World hunger will cease during the millennium – “There shall be abundance of corn in the earth” (v16 JND). When the planet is redeemed from the curse, the wilderness will blossom as the rose (Isa 35:1) and enjoy perpetual harvests (Amo 9:13), and remote mountains will experience a vintage (Joe 3:18). The millennium will usher in Edenic conditions across the globe.

There will also be rejuvenation in human life: “they of the city shall flourish like the grass” (v16). Long life will be a hallmark of the millennium, as a 100-year-old is viewed as a child (Isa 65:20). Quality of life will span the globe as each one sits under his own vine, unafraid (Mic 4:4); children will play freely in city streets, and the aged will not inhabit care-homes but the tranquil plazas of Jerusalem (Zec 8:4).

Solomon’s majestic reign came to an end and his crown was tarnished by sin. But not the Lord Jesus – “His name shall endure for ever” (v17). The certainty of this Psalm is sublime as it is liberally stamped with the emphatic  “shall.” This is reality. History is heading to the time when Jesus Christ is crowned King of kings. He is worthy of worship – “Blessed be the Lord God” (v18).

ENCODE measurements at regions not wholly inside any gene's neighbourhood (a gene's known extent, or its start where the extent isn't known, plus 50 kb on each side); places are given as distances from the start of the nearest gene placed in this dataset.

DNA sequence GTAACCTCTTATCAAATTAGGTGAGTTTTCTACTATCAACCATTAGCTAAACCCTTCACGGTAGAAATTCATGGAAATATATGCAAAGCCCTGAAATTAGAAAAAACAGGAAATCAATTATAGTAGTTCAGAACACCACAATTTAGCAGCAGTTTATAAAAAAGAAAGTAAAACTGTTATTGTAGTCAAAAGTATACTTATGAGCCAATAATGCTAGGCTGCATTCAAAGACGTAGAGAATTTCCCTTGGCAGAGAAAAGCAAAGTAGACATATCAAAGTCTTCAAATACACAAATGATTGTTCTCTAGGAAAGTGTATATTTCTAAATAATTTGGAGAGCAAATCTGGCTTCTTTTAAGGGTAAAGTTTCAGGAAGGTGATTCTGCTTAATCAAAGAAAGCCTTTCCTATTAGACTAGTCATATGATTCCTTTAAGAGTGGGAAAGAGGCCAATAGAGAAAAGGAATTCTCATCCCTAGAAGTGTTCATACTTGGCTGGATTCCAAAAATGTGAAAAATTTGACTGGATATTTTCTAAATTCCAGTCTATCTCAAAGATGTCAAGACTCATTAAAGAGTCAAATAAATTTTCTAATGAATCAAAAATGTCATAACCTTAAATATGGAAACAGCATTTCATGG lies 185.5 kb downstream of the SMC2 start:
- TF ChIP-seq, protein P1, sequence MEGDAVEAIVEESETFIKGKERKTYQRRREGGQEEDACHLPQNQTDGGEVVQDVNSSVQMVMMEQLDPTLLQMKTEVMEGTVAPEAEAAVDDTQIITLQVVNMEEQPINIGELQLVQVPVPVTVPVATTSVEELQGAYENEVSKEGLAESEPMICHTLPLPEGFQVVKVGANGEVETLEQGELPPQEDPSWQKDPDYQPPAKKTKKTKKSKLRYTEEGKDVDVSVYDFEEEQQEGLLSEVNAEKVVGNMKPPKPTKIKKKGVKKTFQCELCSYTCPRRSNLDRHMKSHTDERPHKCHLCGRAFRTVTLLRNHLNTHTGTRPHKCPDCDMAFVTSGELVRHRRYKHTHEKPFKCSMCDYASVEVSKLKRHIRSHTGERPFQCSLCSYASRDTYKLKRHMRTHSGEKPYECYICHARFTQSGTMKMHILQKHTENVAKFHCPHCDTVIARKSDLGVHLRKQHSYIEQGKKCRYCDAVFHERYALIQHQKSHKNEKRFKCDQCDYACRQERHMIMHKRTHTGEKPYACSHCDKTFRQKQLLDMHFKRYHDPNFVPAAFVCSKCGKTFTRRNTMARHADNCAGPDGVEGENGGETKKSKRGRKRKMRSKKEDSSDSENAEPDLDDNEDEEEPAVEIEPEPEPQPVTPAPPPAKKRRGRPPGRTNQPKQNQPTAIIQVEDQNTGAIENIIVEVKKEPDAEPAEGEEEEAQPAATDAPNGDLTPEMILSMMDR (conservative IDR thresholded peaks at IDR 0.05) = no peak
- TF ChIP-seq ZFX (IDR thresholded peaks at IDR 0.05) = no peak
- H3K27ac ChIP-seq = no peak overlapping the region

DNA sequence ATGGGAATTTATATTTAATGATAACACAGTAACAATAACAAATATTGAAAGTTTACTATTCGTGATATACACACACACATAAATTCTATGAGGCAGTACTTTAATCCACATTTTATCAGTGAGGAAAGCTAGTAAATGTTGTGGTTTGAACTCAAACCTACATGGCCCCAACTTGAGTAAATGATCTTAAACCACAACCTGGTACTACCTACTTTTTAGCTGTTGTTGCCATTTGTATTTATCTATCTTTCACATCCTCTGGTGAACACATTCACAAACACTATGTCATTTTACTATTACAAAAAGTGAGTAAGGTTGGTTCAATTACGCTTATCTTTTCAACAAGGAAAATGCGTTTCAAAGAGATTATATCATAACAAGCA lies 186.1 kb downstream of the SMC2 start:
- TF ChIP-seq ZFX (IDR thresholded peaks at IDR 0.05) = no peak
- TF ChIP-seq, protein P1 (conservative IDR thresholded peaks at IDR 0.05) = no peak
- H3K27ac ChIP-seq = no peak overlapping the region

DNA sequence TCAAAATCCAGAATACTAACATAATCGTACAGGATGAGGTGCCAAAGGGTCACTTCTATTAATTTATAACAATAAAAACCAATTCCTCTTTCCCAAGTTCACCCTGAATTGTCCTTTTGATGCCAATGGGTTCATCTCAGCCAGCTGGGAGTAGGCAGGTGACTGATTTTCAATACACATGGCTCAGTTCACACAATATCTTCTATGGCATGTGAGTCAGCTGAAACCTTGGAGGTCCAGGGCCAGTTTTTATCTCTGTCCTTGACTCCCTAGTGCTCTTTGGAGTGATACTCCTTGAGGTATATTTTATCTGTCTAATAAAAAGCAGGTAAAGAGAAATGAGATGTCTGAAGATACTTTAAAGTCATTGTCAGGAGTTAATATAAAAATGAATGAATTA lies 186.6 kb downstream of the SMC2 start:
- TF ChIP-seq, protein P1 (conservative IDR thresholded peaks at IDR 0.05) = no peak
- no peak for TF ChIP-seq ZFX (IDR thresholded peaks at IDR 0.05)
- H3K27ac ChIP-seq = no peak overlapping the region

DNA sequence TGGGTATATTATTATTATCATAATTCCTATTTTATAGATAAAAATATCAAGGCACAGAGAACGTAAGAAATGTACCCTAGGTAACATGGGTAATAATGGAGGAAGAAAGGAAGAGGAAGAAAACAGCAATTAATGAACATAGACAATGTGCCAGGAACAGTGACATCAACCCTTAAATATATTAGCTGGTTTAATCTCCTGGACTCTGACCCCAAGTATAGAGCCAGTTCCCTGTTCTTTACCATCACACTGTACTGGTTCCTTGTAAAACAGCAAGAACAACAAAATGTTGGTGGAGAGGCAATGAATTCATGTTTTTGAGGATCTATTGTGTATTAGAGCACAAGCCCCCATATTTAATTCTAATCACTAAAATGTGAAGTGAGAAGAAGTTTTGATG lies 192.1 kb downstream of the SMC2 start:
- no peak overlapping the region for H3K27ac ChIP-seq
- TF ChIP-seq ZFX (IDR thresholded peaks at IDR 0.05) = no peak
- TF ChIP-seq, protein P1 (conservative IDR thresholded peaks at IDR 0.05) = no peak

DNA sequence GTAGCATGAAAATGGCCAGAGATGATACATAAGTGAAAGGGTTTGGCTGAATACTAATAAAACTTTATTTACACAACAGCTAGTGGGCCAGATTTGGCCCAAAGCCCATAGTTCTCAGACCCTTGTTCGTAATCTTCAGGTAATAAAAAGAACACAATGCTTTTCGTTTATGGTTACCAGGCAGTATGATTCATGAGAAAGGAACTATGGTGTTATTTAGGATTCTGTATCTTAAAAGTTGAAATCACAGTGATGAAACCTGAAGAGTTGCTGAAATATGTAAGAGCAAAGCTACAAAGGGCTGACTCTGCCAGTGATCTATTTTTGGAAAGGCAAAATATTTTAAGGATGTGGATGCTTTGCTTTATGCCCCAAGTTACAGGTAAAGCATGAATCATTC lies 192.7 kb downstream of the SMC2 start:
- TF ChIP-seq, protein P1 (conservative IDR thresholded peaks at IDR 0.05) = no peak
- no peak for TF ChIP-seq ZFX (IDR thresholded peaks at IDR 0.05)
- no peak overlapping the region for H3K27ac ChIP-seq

Practical Application

Prophecy is not dry theory. How we view the future determines how we walk presently. We become what we look at. Our service on earth determines how we reign with Christ in the future. If we are faithful now, we will be entrusted with much when He comes. If we serve now with a double-heart, we will suffer loss. We cannot serve two masters.

We also learn that it is only Christ in divine omnipotence that can fix the planet. It is His job to solve the social, political and judicial problems of the world, not ours. It is presumptuous to think that man can reverse the effects of the curse. Instead of becoming distracted with the macro problems of earth, we should focus our efforts on the micro problems within our control. God demands our absolute devotion. He wants our hearts. We will be held accountable for loving Him and walking in holiness, not the macro complexities of earth.

The millennium should incentivise our evangelism. It is not our job to fix world poverty. The primary problems of the world are spiritual, not physical; we have the only cure – “Go, and preach the gospel to every creature.”

[1] All Scripture quotations in this article are from the KJV unless otherwise noted.